As such, make sure that your diet is on point and can properly fuel heavy, grueling workouts week after week. Furthermore, pay special attention to your energy levels and pace yourself. If you go too hard on your first two movements, you might run out of steam before you fully fatigue all your tissues.
- Warm-Up: 5-10 minutes on the incline treadmill or elliptical
- Pre-Exhaustion: 2 sets of 20 unweighted lunges
- Front Squat or Hack Squat: work up to a heavy set of 6-8, then 3-4×10-12
- Hip Thrust superset Single-Leg Romanian Deadlift: 4×6-8+10-12
- Cyclist Squat superset Good Morning: 3×15+15
- Leg Extension: 3×8, then two drop sets
- Leg Curl: 3×8, then two drop sets
- Calf Raise: 4×20
How to Progress
Make no mistake — it’s quite difficult to up the ante on your workouts if you’ve been training for a long time. If traditional progressive overload worked indefinitely, you wouldn’t need fancy techniques like drop sets or an assortment of different exercises.
As an advanced bodybuilder, you have to pay attention to the finer details of your training to drive progress. Make sure your form is impeccable. Know which exercises are safe to push to absolute failure and, more importantly, when to pull your punches as well.
Beyond that, add weight where you can. Add sets when possible, as long as it doesn’t compromise your recovery or the overall level of effort you bring to the gym. Above all, be very very patient and accept that you may not see massive visual changes on a month-to-month basis.
From a program design perspective, quad training is pretty simple. Your knee is a hinge joint and moves in only one direction. Therefore, any exercise that involves bending and straightening the knee will torch your quads, whether it be high-load, low-rep squatting or long sets of lunges up and down the gym.
Putting quad growth first and foremost doesn’t mean neglecting your posterior chain entirely. You’ll just want to do more squatting than pulling, as well as hit up your quad-focused exercises early in the workout while you’re fresh and energized.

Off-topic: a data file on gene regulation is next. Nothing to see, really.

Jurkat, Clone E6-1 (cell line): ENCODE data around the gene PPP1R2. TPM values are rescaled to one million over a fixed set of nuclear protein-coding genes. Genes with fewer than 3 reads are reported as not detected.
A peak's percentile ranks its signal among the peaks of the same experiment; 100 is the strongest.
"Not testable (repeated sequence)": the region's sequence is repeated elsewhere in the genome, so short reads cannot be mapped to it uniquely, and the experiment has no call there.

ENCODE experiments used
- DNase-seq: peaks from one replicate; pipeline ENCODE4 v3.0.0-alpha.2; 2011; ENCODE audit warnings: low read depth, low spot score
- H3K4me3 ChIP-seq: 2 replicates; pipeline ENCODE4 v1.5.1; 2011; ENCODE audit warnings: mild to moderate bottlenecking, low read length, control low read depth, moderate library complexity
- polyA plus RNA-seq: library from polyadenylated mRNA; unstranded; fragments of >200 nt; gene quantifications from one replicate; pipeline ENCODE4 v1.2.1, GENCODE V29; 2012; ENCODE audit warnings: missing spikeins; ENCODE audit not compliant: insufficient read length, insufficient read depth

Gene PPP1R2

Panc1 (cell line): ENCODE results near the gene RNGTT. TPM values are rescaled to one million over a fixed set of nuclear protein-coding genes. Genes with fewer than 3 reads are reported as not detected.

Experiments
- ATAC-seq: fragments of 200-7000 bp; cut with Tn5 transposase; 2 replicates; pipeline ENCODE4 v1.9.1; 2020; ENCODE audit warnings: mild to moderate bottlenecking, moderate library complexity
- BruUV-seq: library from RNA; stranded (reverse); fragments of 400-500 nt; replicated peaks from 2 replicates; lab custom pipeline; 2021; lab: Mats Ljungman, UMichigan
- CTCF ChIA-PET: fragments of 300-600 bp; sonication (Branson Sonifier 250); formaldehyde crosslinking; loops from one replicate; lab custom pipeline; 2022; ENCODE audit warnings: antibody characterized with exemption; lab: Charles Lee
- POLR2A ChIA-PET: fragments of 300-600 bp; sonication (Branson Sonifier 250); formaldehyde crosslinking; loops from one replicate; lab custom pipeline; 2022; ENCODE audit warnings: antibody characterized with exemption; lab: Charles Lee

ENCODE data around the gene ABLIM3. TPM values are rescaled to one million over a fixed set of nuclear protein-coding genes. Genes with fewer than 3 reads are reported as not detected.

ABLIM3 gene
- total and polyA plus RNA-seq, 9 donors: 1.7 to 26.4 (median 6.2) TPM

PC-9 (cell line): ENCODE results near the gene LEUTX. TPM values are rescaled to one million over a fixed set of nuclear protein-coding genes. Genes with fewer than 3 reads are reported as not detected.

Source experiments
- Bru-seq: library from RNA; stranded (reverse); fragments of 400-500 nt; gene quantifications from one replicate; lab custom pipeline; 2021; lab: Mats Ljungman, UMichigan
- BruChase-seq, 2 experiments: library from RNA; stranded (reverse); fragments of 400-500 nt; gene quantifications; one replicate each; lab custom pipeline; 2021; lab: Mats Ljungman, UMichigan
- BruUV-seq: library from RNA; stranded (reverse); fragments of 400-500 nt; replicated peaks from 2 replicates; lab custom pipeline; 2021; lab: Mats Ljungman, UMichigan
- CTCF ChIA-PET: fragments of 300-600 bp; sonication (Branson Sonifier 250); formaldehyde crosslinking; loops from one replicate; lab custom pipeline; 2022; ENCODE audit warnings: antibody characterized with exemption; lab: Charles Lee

- Leg Extension: 3×15 with a very light weight as a warm-up
- Front Squat: 4×6
- Leg Press: 3×6,8,12+ as a pyramid
- Bulgarian Split Squat: 3×12-15
- Leg Extension: 3×12-15, then two drop sets
- Leg Curl: 2×8-10
- Calf Raise: 2×20
You may not be able to see them in the mirror without feeling like a contortionist, but your hamstrings carry a lot of weight in how your physique looks from the back and sides.
Growing your backside means mastering the hip hinge. However, you don’t want to gas yourself out by performing too many heavy deadlifts first thing in your session, especially if you like working with a lot of volume overall. You also shouldn’t neglect quad work entirely.
- Back Extension: 3×15 with just bodyweight as a warm-up
- Romanian or Stiff-Legged Deadlift: 4×8
- Leg Press: 3×8
- Hip Thrust: 3×8,10,12 as a pyramid
- Prone Hamstring Curl: 3×12, with a drop set at the end
- Nordic Curl: 2×5
- Leg Extension: 2×15
Anatomy of the Legs
Your lower body is the home of a majority of your overall muscle mass (even if you habitually skip leg day). While the ankle and knee joints are pretty straightforward from a structural perspective, the hip is not.
To train your legs optimally, you need to have a working knowledge of each muscle and its primary behaviors.
Your quadriceps is a four-headed (hence “quad”) muscle group located on the front of your thigh. The vastus medialis, intermedius, and lateralis may be anatomically distinct, but for training purposes, they all extend the knee.
The fourth compartment of the quadriceps, the rectus femoris, actually crosses both the hip and knee joints. This means that for complete quad development, you can’t hang out on the leg extension machine all day. You need movements like the squat that incorporate a bit of hip flexion as well.
Broadly speaking, any exercise that forces you to bend and straighten your knee against resistance will adequately stimulate your quadriceps. The nuance comes from whether you want to do it with heavy squats or high-rep isolation work, but you’ll probably see the best results by mixing both.
The hamstring muscle group runs down the back of your thigh and has a highly unique anatomical function — it both bends the knee while straightening the hip.